Not surprisingly, Brown defends the project. “The growth of the project’s cost is a function of two things – inflation and scope increases,” he says. The difference between the original rough estimate of $2.6 billion in 1982 and the $10.8 billion estimate for 2004 is equally divided between inflation over 22 years and more than 100 scope additions that reflect the process of gaining community and environmental approval.
“The $2.6 billion number didn’t include mitigation, which now amounts to a third of the budget,” Brown says. “Our budget has stayed essentially steady since 1993, when it was $7.9 billion plus inflation. The $10.8 billion includes inflation through 2004.”
The sheer ambitiousness and immensity of the Central Artery/Third Harbor Tunnel Project guarantees critics. In the end, however, if it works as expected, it will relieve one of the country’s most notorious traffic situations and will establish new watermarks for the construction industry. That will go far toward silencing the critics.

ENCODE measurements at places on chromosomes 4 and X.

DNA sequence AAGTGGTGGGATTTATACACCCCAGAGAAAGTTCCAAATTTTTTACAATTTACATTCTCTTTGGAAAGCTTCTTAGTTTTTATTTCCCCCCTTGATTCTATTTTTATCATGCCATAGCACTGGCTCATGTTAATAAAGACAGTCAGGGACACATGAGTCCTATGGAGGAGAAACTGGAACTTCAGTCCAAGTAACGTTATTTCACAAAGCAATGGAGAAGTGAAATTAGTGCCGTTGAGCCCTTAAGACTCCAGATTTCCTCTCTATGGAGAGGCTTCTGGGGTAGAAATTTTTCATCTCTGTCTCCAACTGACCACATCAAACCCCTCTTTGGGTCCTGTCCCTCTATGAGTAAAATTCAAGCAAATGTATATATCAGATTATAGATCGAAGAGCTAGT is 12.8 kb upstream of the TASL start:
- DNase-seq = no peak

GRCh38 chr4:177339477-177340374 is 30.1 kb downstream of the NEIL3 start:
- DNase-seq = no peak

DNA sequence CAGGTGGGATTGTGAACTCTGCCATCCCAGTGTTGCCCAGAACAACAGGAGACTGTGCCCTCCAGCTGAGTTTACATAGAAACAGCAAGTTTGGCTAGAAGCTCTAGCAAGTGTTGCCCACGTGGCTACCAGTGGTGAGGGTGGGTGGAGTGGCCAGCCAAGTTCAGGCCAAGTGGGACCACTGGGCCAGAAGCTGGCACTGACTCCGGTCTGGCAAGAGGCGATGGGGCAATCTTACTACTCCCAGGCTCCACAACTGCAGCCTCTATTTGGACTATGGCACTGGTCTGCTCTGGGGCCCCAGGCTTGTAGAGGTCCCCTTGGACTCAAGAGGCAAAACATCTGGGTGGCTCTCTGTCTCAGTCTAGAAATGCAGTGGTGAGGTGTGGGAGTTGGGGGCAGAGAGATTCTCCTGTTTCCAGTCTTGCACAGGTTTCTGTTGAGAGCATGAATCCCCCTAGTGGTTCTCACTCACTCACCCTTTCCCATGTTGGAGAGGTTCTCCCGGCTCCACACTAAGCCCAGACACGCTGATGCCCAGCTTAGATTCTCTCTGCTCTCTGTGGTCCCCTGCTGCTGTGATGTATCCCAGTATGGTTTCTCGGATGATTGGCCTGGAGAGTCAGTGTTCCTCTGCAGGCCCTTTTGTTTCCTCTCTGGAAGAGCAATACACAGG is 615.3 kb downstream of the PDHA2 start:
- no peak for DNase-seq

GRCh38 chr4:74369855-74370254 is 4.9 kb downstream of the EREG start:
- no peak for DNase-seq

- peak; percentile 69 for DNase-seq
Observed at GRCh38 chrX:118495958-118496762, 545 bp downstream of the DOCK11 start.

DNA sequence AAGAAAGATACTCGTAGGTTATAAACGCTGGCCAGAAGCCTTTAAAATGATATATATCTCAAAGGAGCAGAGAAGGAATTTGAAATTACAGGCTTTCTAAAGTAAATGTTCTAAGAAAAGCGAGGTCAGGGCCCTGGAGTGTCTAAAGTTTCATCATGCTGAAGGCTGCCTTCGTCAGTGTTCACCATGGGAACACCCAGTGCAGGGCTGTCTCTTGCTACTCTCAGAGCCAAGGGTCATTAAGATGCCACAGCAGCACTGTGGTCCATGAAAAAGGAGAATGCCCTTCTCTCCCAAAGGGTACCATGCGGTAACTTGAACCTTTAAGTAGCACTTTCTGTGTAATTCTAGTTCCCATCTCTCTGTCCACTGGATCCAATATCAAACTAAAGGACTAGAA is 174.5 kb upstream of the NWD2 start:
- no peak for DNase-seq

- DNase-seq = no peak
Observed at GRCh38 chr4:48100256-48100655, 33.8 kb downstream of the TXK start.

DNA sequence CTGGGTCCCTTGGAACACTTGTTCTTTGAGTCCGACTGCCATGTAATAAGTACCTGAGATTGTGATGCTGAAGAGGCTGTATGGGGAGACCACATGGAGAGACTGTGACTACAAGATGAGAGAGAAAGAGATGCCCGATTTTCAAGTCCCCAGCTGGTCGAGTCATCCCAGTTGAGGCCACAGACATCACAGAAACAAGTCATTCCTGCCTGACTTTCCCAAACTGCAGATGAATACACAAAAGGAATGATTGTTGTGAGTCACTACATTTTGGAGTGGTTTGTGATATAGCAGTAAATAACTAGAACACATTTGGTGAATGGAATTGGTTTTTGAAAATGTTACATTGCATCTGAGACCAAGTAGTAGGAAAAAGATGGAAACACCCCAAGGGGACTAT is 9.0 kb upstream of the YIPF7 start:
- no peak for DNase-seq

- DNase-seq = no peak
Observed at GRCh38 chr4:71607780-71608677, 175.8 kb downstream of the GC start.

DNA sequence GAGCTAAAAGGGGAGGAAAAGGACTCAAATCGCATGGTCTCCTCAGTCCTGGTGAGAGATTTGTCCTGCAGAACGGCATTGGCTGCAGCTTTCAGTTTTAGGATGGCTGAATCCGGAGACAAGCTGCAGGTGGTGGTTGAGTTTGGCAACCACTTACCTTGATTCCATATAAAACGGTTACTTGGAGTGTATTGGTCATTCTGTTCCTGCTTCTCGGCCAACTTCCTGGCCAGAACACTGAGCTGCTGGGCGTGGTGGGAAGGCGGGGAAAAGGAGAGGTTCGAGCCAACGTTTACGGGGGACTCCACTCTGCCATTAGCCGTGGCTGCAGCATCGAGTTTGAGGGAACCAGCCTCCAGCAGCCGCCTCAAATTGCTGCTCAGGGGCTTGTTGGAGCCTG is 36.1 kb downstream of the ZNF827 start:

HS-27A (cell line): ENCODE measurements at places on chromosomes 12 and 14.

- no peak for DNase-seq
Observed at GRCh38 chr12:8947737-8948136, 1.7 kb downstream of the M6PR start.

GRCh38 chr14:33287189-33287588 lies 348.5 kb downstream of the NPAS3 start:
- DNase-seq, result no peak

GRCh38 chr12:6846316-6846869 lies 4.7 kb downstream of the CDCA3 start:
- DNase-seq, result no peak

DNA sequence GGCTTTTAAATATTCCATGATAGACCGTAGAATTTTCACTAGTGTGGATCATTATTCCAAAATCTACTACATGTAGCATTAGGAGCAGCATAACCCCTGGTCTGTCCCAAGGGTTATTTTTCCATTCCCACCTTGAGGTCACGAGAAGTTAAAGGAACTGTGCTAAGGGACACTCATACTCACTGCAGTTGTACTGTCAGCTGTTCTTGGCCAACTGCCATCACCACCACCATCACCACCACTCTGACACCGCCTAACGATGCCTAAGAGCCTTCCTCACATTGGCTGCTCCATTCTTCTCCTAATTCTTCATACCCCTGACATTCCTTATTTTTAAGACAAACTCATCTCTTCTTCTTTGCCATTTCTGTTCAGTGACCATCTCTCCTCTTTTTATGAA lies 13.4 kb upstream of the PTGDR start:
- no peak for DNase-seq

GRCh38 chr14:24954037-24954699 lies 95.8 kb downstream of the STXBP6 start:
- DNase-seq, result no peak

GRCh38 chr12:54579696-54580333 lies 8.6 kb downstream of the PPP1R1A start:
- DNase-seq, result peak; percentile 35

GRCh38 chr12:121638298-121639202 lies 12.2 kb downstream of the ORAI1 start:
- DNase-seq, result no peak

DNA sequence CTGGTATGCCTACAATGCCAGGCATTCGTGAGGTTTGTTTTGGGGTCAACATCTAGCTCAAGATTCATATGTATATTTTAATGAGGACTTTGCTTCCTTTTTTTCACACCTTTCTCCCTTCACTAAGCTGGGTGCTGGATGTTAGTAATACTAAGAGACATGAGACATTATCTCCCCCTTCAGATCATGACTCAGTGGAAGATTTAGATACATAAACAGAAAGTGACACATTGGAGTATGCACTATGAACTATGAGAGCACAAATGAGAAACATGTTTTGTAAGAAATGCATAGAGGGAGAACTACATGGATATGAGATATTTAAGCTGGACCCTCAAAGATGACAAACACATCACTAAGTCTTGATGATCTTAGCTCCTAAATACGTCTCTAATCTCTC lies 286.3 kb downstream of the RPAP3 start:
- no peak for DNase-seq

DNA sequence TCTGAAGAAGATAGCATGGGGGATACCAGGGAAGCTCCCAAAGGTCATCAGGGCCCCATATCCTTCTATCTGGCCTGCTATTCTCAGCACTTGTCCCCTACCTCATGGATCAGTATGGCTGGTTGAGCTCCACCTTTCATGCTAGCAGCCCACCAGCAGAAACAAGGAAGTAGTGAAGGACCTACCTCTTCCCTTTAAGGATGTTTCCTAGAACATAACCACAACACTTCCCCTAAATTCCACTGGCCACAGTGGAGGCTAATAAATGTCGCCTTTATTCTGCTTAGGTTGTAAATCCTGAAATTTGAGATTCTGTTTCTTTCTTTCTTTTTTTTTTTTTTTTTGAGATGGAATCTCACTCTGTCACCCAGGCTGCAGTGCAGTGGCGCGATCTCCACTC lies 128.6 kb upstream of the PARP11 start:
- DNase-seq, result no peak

And, while Boston will feel the project’s immediate effects, they will extend far beyond the city. As Albee says, “The future of New England commerce and that of the immediate Boston area is what the Central Artery Project is really about.”
David Beck is a freelance writer in Middletown, Ohio.
Three years ago, sidewalk cleaning in downtown Richmond, Va., was mostly done the old-fashioned way – with a dustpan and a broom. City personnel pushed carts down city sidewalks while picking up litter piece by piece, street by street.
While those efforts made a difference in the city’s appearance, they were not sufficient to keep up with the cleaning demands of the downtown area. So, downtown merchants pushed for improved cleaning to help in their efforts to revitalize the area’s economy. After months of research, the Department of Public Works, with support from the Richmond Clean City Commission, concluded that a cleaner city was a safer city. And a safer city meant that people would spend more time shopping and doing business downtown. Consequently, the city began looking for something to enhance its litter collection.